Wednesday, September 11, 2013

The Summer Girls by Mary Alice Monroe

My 2 Cents:

It's not too late! Even though Labor Day Weekend's passed, and school's back in, temperatures are still climbing past 90 during the day, and the calendar says it's still officially summer until September 23. Indian Summer is what my grandmother used to call it.

So I got my hands on the audio book of Mary Alice Monroe's new book, The Summer Girls, which hit shelves just in time for beachgoers and vacationers this summer. And, let me tell you, MAM has really hit her stride. I became a fan of Monroe's fiction with Swimming Lessons and The Beach House, having spent time in and around the Isle of Palms. But, The Summer Girls, set on Sullivan's Island in South Carolina's Lowcountry, is, I believe, her best novel, yet.

34-year-old Carson Muir leaves L.A., broke and jobless, to spend the summer with the grandmother who raised her, Marietta Muir, who's celebrating her 80th birthday, at Sea Breeze, their beloved Sullivan's Island home. Joining Carson at “Mamaw's” are her two half-sisters, Harper and Dora. Harper is 28, an assistant to her high-powered, magazine editor mother in New York City. Dora (for Eudora Welty – all three girls are named after literary giants) is a stay-at-home mother and home-schools her autistic 9-year-old son, Nate. In the middle of an unpleasant divorce, Dora finds herself staying at Sea Breeze while her home in nearby Summerville undergoes renovation before it goes on the market for sale.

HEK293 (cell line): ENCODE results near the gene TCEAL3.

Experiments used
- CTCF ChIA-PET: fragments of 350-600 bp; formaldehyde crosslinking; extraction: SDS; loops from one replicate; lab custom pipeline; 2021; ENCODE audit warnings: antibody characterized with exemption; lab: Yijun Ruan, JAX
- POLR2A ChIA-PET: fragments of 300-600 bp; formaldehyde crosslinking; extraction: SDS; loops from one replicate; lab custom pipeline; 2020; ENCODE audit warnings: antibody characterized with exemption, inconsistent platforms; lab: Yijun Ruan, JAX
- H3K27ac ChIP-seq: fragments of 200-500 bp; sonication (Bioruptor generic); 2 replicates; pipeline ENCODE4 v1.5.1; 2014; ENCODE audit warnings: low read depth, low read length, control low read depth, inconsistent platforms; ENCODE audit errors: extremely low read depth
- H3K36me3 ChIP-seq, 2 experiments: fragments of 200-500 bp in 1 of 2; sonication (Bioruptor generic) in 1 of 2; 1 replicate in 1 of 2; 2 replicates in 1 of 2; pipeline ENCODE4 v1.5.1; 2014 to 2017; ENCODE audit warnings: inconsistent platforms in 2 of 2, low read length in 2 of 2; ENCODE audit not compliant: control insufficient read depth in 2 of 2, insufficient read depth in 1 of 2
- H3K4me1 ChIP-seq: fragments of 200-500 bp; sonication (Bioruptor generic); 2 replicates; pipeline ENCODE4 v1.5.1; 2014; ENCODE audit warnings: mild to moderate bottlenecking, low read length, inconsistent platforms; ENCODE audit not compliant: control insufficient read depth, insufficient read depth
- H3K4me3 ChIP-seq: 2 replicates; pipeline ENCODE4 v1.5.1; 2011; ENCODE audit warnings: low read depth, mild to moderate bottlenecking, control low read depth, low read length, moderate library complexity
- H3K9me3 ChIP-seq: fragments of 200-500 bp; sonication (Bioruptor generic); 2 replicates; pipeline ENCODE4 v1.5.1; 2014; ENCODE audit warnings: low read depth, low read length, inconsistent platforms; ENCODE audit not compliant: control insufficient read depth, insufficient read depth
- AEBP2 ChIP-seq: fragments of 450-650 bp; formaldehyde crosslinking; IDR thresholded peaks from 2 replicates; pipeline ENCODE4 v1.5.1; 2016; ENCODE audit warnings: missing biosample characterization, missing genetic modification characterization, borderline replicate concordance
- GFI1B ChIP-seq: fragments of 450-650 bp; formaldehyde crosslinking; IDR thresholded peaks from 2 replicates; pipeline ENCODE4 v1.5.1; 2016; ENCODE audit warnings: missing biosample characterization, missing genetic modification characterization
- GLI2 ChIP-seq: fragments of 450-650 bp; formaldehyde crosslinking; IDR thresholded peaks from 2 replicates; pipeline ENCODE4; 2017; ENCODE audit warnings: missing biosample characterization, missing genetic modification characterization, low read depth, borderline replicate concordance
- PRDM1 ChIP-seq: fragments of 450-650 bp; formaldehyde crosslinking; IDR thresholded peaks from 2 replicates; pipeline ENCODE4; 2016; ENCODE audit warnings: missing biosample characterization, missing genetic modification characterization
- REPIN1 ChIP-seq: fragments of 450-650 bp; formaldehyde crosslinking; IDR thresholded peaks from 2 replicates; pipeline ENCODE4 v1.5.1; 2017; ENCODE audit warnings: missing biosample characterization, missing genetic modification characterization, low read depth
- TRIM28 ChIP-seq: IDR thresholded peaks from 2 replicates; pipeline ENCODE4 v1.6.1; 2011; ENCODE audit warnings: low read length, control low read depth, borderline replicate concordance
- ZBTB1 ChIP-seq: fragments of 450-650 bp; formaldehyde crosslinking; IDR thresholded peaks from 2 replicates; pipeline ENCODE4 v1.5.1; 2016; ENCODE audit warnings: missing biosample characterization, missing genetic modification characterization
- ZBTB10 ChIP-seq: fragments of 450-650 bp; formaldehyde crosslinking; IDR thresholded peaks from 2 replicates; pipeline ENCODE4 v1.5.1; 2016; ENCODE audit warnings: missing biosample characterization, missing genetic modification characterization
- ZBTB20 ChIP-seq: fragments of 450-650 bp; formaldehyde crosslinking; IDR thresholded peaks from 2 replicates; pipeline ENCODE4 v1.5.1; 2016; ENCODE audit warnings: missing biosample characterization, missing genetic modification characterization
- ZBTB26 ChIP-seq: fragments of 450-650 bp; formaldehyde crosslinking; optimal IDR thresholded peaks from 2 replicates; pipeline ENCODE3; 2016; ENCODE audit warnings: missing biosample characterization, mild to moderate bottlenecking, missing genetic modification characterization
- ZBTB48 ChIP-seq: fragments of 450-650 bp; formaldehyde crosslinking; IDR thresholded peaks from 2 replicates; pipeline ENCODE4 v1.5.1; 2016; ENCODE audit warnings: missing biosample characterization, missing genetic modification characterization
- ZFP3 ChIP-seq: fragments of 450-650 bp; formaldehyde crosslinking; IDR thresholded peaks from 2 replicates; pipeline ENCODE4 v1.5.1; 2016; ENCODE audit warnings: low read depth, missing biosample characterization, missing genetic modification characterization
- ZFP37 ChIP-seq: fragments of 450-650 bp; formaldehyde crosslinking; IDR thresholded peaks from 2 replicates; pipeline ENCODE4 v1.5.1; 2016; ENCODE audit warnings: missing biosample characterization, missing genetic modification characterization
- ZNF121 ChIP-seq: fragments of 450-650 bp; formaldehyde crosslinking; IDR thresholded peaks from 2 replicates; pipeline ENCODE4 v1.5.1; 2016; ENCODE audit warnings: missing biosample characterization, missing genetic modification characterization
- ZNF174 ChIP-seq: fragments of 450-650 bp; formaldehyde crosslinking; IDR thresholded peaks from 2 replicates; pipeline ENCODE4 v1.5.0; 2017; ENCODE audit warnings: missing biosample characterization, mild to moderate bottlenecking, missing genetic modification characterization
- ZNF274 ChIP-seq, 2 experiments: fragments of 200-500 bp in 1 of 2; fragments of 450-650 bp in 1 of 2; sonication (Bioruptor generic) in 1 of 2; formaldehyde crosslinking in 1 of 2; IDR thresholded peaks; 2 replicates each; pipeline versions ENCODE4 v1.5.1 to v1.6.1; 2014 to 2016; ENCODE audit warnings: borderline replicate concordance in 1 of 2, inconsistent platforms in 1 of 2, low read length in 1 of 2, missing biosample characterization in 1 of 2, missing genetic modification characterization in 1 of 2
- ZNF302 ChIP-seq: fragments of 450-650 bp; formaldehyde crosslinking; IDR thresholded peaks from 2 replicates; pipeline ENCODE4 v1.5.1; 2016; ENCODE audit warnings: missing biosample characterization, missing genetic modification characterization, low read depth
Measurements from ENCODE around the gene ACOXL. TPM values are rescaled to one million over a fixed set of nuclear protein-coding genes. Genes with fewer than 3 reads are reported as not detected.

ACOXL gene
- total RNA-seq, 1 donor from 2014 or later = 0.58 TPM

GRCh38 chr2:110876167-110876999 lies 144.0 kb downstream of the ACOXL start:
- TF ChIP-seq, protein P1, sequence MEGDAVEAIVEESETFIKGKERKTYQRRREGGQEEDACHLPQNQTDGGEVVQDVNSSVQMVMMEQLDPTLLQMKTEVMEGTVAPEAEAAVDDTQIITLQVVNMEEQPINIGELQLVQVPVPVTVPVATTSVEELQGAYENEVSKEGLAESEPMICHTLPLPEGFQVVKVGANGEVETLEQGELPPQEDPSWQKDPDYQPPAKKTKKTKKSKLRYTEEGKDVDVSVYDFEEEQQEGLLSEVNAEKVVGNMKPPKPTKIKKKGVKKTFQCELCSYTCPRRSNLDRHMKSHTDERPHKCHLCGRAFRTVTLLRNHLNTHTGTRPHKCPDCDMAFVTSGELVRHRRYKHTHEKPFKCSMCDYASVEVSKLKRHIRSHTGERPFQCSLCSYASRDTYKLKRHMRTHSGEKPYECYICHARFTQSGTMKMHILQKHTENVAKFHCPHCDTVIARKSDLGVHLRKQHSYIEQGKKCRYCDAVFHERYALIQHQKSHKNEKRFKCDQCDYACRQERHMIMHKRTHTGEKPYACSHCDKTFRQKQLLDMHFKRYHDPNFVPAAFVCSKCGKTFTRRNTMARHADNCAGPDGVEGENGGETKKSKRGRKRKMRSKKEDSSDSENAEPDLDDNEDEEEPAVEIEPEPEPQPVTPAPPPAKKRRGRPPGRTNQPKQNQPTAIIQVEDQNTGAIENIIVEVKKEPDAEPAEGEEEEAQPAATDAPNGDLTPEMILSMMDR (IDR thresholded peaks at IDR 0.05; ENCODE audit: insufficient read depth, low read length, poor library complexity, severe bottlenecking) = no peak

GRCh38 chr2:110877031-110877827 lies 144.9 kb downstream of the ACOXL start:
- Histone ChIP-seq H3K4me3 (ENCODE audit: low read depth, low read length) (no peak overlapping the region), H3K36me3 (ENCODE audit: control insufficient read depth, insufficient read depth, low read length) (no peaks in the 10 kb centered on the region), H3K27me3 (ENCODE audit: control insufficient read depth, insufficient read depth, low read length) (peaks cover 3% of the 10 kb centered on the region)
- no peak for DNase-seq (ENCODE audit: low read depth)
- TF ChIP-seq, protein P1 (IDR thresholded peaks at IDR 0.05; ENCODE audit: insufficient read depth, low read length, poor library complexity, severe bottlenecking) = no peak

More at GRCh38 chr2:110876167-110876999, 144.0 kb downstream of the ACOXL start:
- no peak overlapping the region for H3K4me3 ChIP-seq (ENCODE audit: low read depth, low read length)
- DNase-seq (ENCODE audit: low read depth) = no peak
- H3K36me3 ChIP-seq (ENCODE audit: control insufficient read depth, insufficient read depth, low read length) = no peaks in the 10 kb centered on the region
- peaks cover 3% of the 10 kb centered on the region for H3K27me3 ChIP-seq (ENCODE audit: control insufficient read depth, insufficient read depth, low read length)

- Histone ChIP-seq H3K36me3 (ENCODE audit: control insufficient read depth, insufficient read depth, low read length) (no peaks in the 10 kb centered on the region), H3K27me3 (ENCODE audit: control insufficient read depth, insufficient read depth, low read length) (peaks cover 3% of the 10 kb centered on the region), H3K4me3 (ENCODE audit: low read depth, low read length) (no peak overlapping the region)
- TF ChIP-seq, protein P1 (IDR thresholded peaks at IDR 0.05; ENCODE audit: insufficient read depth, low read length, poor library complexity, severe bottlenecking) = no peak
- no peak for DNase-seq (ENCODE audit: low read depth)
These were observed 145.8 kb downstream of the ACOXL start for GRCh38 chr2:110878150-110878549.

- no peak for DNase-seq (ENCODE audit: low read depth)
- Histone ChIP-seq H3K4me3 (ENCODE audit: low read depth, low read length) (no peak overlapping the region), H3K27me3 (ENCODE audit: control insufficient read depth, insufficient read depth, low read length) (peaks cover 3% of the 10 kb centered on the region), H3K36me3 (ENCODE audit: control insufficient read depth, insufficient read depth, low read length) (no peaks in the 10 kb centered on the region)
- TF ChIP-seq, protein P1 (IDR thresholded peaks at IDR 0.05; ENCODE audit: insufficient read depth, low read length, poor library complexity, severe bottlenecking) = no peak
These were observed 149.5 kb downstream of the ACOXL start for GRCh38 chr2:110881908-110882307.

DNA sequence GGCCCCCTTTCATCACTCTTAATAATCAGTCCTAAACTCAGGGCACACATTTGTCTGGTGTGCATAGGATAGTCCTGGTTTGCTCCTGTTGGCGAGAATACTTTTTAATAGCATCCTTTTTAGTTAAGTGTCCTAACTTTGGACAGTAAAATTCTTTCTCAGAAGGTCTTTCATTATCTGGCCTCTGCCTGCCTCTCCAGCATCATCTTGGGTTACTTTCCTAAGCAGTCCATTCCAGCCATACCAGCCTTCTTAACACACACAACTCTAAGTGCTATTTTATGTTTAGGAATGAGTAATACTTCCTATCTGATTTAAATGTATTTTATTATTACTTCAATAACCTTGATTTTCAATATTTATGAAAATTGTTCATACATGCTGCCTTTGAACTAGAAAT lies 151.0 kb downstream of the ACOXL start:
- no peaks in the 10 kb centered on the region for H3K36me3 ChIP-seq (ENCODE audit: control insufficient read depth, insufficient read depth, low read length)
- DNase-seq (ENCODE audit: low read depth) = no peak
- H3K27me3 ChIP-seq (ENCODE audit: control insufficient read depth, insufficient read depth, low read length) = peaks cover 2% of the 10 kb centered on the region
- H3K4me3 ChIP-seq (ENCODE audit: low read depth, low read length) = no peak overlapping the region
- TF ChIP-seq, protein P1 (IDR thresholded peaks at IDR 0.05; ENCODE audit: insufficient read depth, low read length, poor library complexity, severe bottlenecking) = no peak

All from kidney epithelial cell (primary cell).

Throw in a near-death-experience with a shark (Carson), and a friendly dolphin named Delphine, alcohol, secrets from the past revealed, and you have the makings of a life-changing summer. For all three women.

Monroe's writing is deft, funny, heartwrenchingly honest, and enlightening – about dolphins and their plight along the Atlantic coast, about family relationships, about autism … and the Lowcounty meals her characters eat will leave your mouth watering.

I'm just glad The Summer Girls is the first book of three in The Lowcountry Summer Trilogy, because I can hardly wait to see what happens next. And, meantime, it's fun to guess. (Write fast, Mary Alice).

Length: 10 CDs, Unabridged.

Worth Your Time? Yes. I literally groaned when a disc ended.

Bonus: Read by the author.

Sunday, September 1, 2013

Something Told the Wild Geese by Rachel Field

My 2 cents:

Something Told the Wild Geese

by Rachel Field

Something told the wild geese
It was time to go
Though the fields lay golden
Something whispered “snow.”

Leaves were green and stirring
Berries, luster-glossed
But beneath warm feathers,
Something cautioned “frost”.

All the sagging orchards
Steamed with amber spice
But each wild breast stiffened
At remembered ice.

Something told the wild geese
It was time to fly
Summer sun was on their wings
Winter in their cry.

That poem is my favorite fall poem. I thought about it when a loud, honking “V” of geese flew over my head on the Friday before Labor Day, just at dusk. What fall means to me: my birthday, chilly nights and warm days, Indian Summer, school starting, football games (even if I don't go), shorter afternoons, a feel of poignancy, endings and beginnings, cozy nights under covers. Happy September.